Boxing Day is the second day of Christmastide when those who serve are traditionally thanked with gifts. Today’s Nice Price or Crack Pipe Volvo is boxy, and if it fulfills its marque reputation should be a faithful servant, but will its price prove to be the gift that keeps on giving?
When you throw your keys on the bar at the Black Angus and the Porsche crest is visible on the fob, people will take notice. Eyebrows will be raised in appreciation, as you are identified as an individual of means and taste by just that simple act. Of course, it doesn’t matter if the keys are to a clapped-out 924 or even a Kia Rio with a lien against it that you use to deliver Pizza Hut stuffed crust in, that fob says it all.
Yesterday’s 2008 Porsche Cayenne was more than just respectable. Oh sure, it did not have that model’s best driveline, but if you’ve got to have a stick then the V6 model was one of the more available ways to go. It also came with a price tag equatable to that aforementioned Kia. Let’s see—Porsche… or… Kia…? Decision made—it’s the Porsche with a solid 58% Nice Price win!
At what point do you think old Volvo wagons will transition from desirable daily driver status to cult cars relegated exclusively to hemp-wearers, vegans, and Democrats? I ask because I happen to have among my possessions a ’98 V90.
Maybe that’s why I’m totally jonesing over this 1992 240 wagon with its stick shift and solid gold dancer paint job.
A 1992 240 however is not a modern car. Hell, would anything built in ’92 feel contemporary? Maybe a Miata, or perhaps an Accord, but you’re still giving up a lot of modern safety features and conveniences with a car of this age. And at this point the 240 was already nearing the end of its run, having originally been introduced all the way back in 1974.
That doesn’t matter though because these cars were built to withstand nearly anything, be it bitterly cold Scandinavian winters, encounters with moose, or even vegans. They will do all of that relatively slowly, as one notable modern feature that you’d give up with this car is alacrity, even with the stick.
The fuel injected
B21 B23of under the hood produced 107 112-bhp when new. It’s tough to guess how many of those ponies are still left here, but the ad notes a recent timing belt refresh so at least you know those that remain should stick around a while longer.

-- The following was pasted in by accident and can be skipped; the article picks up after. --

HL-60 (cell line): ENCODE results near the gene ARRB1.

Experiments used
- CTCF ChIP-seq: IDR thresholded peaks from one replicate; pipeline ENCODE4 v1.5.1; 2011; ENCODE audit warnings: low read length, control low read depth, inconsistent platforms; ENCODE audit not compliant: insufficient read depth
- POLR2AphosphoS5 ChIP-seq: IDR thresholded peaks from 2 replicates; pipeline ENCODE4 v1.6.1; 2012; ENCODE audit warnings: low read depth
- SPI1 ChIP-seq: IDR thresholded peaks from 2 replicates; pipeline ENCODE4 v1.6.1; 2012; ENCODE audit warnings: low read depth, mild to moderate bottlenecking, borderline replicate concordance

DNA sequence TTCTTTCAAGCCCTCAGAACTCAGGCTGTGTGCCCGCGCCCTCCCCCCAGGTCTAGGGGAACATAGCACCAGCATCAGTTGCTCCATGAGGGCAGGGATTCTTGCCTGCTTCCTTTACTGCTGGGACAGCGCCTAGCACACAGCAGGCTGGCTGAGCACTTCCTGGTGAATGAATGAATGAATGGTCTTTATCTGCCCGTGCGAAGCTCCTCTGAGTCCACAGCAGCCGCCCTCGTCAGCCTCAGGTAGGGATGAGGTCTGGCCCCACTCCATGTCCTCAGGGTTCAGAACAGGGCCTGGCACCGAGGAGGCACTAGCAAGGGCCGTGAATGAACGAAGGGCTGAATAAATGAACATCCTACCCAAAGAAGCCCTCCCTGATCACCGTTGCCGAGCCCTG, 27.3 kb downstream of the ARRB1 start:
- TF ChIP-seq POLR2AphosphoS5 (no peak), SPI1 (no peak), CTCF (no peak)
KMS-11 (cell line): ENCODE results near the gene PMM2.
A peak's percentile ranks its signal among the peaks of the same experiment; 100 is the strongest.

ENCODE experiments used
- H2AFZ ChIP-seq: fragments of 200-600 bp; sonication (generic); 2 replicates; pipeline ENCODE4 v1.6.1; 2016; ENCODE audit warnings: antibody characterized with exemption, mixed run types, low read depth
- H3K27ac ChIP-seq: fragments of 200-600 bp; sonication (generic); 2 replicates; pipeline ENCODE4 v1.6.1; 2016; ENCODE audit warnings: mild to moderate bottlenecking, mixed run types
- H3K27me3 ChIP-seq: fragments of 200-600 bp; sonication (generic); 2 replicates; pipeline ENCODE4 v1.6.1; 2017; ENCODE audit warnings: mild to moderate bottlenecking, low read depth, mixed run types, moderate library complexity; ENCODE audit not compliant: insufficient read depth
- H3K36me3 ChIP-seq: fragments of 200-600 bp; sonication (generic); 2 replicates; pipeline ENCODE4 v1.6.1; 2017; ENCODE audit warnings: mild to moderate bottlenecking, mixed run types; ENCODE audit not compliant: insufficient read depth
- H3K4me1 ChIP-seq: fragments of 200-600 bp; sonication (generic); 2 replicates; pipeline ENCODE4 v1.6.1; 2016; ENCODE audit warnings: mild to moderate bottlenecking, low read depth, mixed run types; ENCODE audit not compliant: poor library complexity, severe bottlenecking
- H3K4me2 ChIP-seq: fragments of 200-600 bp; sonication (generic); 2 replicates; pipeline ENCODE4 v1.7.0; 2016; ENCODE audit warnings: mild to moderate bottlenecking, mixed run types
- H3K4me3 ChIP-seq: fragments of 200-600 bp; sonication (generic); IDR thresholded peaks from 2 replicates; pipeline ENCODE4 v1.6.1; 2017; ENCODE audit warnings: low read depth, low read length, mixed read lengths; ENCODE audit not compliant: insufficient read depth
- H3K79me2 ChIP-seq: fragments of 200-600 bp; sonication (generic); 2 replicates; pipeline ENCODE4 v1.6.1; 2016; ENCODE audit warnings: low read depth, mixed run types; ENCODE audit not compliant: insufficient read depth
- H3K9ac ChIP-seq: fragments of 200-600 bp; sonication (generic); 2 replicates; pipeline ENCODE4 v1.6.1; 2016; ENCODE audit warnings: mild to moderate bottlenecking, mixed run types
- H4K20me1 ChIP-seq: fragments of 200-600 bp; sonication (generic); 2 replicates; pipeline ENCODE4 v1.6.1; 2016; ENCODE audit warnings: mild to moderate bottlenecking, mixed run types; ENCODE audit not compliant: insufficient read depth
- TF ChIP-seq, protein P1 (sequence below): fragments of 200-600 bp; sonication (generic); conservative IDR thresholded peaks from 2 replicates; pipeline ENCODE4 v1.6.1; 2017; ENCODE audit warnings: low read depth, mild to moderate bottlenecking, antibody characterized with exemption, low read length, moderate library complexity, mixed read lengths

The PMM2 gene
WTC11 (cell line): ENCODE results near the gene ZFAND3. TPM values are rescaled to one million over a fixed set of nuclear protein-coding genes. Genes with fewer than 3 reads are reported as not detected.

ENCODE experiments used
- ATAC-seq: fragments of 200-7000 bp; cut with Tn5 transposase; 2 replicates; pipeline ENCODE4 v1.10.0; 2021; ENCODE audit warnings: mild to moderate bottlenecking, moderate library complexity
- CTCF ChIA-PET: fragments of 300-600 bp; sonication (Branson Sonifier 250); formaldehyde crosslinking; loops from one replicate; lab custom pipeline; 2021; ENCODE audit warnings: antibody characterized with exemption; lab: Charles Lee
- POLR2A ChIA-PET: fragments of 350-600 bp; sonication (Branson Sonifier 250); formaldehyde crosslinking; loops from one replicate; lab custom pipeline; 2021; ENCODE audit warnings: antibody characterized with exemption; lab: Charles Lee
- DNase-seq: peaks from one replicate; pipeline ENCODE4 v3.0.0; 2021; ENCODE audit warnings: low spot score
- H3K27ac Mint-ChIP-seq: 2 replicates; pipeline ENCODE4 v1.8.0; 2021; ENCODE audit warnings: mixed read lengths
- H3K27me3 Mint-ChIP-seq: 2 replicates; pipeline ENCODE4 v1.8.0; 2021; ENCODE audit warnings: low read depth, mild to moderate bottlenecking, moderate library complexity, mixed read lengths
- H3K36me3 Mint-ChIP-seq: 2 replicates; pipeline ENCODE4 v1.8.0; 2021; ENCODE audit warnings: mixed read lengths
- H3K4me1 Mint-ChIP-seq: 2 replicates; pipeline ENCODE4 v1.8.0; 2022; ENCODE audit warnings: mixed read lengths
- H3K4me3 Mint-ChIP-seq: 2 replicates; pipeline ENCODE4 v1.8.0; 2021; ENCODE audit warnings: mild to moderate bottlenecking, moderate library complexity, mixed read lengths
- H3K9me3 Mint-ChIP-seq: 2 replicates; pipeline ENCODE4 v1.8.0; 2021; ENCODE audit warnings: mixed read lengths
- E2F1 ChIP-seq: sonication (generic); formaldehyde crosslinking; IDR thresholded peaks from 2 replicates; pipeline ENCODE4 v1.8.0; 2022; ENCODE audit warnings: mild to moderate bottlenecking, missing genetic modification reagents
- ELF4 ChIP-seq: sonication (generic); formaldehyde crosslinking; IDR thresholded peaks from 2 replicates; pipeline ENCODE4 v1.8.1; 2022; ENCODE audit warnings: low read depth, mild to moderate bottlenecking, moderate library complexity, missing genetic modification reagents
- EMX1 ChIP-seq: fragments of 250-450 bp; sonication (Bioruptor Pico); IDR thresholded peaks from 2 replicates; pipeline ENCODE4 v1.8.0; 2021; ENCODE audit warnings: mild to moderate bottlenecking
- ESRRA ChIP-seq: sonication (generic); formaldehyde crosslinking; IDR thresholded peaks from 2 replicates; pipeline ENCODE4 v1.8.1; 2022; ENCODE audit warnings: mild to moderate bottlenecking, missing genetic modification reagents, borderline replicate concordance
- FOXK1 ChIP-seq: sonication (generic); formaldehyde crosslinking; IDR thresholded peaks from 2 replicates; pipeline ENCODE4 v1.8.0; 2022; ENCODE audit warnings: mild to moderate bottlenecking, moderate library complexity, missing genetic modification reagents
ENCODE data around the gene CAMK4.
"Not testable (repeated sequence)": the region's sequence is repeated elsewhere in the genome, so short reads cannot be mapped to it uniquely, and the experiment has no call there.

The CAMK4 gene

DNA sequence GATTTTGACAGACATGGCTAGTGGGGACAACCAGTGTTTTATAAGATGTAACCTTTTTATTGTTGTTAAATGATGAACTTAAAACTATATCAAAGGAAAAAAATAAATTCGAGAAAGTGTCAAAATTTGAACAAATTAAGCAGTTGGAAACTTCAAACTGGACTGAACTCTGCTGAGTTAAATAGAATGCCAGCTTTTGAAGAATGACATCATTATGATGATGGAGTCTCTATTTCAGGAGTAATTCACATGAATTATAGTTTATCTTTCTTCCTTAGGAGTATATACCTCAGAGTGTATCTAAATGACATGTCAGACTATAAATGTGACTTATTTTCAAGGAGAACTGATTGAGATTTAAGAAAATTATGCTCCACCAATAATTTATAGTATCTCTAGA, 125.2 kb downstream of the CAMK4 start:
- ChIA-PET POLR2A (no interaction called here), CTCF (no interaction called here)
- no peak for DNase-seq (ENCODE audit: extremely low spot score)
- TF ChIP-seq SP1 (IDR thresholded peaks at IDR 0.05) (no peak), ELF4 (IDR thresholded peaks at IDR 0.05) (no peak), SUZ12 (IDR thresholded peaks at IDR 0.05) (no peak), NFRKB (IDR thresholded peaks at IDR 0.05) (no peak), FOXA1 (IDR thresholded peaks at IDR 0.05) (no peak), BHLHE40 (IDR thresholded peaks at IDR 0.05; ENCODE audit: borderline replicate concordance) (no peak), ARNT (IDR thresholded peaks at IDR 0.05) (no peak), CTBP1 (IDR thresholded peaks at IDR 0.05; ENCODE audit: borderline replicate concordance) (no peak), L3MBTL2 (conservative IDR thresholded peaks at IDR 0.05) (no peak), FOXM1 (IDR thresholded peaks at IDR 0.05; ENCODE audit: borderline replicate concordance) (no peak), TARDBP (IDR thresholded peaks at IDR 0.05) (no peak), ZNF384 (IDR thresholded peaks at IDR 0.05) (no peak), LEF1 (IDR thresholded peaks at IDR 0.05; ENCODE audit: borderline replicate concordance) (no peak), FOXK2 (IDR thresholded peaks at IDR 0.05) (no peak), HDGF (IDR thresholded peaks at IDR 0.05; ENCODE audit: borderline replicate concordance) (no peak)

The ad also says the car runs “absolutely super” and drives “awesome,” both glowing appraisals of its service from an admittedly biased source. The seller additionally says it’s clean, and admittedly it does present as tidy in the ad, although well worn in a number of places. The body appears to be in generally decent shape, although there’s something funky going on at the tail lamps. Maybe it’s just the plastic around the lenses, it’s hard to tell from the pics.
There doesn’t seem to be any rust observable, outside of that above the handle on the hatch. Other aesthetic issues include a piece of windshield trim missing on one side, and a good bit of the black window surround that Volvo used to make the greenhouse seem bigger fading and wearing out in places. Also, the headlights are the color of cave-dwelling fish. Nicely however, all four plastic wheel covers are accounted for.
The interior is likewise serviceable but showing its age. The carpet looks a bit tired, there’s a crack in the dash, and the seats could stand to be in a YouTube video on rejuvenating vinyl surfaces, but at least everything’s intact. Plus it’s a manual which adds to its fun factor.
How did this car get to this point? By making—according to the ad—288,000 miles. Yikes, that’s a lot! It’s more than Tuesday’s GMC. Hell, it’s more than a trip to the Moon. Well, not every car could make that trip, but remember this is a Volvo 240, and they tend to never die.
This one seems in fact to have a lot of life left in it. The asking price to keep it alive is $2,985. What do you think, does that seem like a deal to snap up this stick shift Volvo wagon? Or, is $2,985 too much for an old—and slow—car with so many miles under its belt?
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